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News | May 2, 2019

Educators get a glimpse into Army life

By Maj. Jessica Rovero USAREC Public Affairs

The Army is a viable career option for young men and women.

That is what U.S. Army Recruiting Command showed 25 education influencers, from across the U.S. during the National Educator Tour hosted at Fort Benning, Georgia, April 23-25.

The National Educator Tour brings senior-level educators, including superintendents, organizational vice presidents, and private industry presidents, from across the nation to visit an Army base and allow them to experience a day in the life of a Soldier.

“We’re here to show you what we do, what our jobs are in the Army, the training and what we do to take care of Soldiers,” said Maj. Gen. Frank Muth, USAREC commanding general, told the guests.

Over three days, the education leaders received several information briefs on Army education, training and certification opportunities; observed Soldiers in action from a basic training graduation to a military working dog demonstration; talked with enlisted Soldiers, officers, and warrant officers; and got some hands-on experience with training simulators and Army facilities.

According to Larane Guthrie-Clarkson, education division chief for USAREC and tour coordinator, this is the fifth year USAREC has hosted the National Educator Tour, and the response from educators is always positive. Many educators are surprised by what they find.

About 50 percent of youth admit they know little to nothing about the military and fewer people have connections to family and friends who have served. In general, much of the information people have about the military comes from movies and television, which leads to misconceptions about military service.

“They don’t realize that Army training has such high standards for their students that choose to join the Army,” Guthrie-Clarkson said. “They get to learn that the Army is not just what they see on television shows, they get to see the new Army with the technology and the skills these students bring in just on their own.”

The Army has 150 career opportunities, 50 of which are healthcare related and others include fields in science, technology, engineering and math. Additionally, 99 percent of Army careers have related civilian-sector credentials.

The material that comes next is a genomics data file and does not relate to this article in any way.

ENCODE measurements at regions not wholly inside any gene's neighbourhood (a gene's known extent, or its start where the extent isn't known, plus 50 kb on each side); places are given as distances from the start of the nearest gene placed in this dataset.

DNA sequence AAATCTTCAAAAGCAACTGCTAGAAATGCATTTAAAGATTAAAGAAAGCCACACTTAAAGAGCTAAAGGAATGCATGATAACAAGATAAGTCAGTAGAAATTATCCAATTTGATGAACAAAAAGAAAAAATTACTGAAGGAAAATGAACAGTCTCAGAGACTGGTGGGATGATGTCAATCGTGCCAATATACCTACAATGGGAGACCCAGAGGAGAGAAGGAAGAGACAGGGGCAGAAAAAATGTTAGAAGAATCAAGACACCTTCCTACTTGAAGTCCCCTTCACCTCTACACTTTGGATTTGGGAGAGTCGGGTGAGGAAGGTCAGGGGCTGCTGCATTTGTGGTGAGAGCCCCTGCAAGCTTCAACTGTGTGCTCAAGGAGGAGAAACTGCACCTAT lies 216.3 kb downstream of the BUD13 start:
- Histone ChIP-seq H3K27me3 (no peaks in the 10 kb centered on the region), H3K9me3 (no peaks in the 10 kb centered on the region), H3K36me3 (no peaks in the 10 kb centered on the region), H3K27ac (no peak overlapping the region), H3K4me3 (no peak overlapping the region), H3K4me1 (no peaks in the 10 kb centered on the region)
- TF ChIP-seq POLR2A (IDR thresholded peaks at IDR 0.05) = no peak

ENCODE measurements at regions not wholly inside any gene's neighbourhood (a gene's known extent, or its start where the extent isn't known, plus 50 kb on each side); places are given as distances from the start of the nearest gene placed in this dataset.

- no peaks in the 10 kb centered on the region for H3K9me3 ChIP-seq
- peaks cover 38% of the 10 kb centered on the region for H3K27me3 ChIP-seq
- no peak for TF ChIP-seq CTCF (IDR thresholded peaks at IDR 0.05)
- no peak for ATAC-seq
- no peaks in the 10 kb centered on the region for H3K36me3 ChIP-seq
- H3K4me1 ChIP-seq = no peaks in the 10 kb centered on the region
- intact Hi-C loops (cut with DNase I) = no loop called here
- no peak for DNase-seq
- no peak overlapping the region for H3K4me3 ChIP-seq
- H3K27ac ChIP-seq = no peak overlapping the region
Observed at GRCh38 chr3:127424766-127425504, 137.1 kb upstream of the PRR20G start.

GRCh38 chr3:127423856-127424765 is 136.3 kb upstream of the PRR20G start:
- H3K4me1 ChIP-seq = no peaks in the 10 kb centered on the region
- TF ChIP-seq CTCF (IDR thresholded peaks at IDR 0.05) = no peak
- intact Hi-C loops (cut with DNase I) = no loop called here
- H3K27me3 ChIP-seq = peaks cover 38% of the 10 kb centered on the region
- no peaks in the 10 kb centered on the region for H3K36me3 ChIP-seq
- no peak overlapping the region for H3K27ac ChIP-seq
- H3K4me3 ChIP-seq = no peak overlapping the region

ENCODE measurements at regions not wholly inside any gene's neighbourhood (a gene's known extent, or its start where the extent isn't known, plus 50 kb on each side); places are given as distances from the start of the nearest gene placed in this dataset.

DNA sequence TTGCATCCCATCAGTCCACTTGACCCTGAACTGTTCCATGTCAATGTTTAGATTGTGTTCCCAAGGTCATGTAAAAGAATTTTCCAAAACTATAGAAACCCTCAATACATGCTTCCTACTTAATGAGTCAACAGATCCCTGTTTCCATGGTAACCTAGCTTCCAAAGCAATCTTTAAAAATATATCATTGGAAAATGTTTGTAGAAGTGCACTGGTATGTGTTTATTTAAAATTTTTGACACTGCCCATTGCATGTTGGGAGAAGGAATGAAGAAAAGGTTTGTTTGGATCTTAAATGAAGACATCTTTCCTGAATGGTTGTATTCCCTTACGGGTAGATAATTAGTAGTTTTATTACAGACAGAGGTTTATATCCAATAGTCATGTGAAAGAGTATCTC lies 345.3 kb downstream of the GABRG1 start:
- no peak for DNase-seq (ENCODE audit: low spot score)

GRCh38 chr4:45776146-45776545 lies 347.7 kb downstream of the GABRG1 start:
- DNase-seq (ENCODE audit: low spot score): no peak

Even Adam Rogers, Oklahoma City Public Schools, who grew up with a parent in the Air Force, did not fully understand what the Army was before he attended the Educator Tour.

“Before I came, I was thinking the Army was just the front lines people, and now, being here, I can see that it is so much more,” Rogers said.

Guthrie-Clarkson feels the most valuable aspect of the tour is the educators’ ability to talk with the enlisted Soldiers.

“We give them an opportunity that is unscripted,” Guthrie-Clarkson said. “They’ll dine with the Soldiers and they can ask the one-on-one questions. They can ask the hard questions, ‘Why did you join the Army? What are you getting out of the Army? Are you looking at this as a career or job skills?’”

These tours really help educators to understand how impactful the Army is in young men and women’s lives and the value in considering military service as a career option. Esmerelda Silva, vice president of strategic initiatives and government relations/compliance for Trident University International, is one educator that really came to see the value in Army service.

“I actually told my 25-year-old son that he needs to enlist in the United States Army,” Silva said. “As a parent, you want to raise your children to have a good life and be productive citizens in this world, and the opportunity to talk to the young men and women who have chosen this path really inspired me that I would like my own son to serve.”

Silva said she will bring her experience and the information she received about the Army back to her community. She’s going to reach out to her son’s school and look at the school district to see how she can get them more involved in sharing these opportunities. She wants to find out from a state legislative requirement why recruiters don’t have the right access and work with the community to make the change.

“Why aren’t we letting our recruiters into our schools? Why aren’t we telling our children about the options of joining the services and the career paths they could have here?” Silva said. “We owe it to them, college is not the only option.”



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